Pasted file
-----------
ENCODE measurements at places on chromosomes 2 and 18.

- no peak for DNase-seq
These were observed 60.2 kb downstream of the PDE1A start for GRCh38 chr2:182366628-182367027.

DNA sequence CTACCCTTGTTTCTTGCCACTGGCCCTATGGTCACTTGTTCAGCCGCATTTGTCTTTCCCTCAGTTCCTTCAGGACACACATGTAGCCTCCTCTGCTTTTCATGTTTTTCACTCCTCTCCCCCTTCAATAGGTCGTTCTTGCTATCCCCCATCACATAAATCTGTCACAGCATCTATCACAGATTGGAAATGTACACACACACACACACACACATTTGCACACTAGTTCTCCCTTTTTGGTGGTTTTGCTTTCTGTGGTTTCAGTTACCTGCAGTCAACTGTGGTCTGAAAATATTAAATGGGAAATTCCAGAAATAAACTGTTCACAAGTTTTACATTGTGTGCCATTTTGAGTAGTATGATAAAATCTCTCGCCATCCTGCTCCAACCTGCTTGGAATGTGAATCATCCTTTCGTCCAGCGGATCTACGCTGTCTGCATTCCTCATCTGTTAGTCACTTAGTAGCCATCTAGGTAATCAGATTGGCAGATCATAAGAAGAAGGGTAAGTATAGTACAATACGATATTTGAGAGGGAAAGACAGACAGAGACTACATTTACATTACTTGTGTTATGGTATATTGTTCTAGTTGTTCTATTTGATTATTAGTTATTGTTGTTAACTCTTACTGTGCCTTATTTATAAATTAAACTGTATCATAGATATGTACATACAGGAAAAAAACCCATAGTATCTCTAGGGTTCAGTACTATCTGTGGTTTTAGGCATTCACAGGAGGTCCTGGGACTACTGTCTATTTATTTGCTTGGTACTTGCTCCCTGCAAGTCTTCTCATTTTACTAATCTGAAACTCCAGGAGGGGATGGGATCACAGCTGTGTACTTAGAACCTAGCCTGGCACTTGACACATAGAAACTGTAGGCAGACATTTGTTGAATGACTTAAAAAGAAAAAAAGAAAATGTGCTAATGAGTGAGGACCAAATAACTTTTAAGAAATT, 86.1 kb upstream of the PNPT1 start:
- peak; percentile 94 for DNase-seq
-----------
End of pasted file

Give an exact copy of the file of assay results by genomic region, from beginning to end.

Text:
ENCODE measurements at places on chromosomes 2 and 18.

- no peak for DNase-seq
These were observed 60.2 kb downstream of the PDE1A start for GRCh38 chr2:182366628-182367027.

DNA sequence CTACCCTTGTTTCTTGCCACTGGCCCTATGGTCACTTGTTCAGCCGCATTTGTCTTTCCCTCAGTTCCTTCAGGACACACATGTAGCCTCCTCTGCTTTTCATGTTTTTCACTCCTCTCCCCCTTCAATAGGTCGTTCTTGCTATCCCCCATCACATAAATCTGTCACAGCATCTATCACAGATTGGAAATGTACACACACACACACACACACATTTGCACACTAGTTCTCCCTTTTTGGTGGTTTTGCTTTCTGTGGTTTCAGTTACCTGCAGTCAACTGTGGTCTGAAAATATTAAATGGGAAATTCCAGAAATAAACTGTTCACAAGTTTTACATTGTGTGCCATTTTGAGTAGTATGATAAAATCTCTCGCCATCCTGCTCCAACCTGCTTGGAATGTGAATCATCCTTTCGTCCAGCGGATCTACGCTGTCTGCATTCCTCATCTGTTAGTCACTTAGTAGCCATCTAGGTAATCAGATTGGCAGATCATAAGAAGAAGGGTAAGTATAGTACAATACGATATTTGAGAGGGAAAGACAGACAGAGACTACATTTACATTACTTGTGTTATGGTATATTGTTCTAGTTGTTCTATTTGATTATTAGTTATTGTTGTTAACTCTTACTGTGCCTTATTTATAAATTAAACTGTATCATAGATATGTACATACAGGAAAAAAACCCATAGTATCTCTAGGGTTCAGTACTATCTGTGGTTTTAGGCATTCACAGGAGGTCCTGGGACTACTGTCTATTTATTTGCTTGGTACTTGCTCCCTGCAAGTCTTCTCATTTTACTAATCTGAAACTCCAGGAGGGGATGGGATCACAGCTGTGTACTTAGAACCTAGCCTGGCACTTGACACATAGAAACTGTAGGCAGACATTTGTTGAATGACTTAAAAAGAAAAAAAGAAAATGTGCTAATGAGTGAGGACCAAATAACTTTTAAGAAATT, 86.1 kb upstream of the PNPT1 start:
- peak; percentile 94 for DNase-seq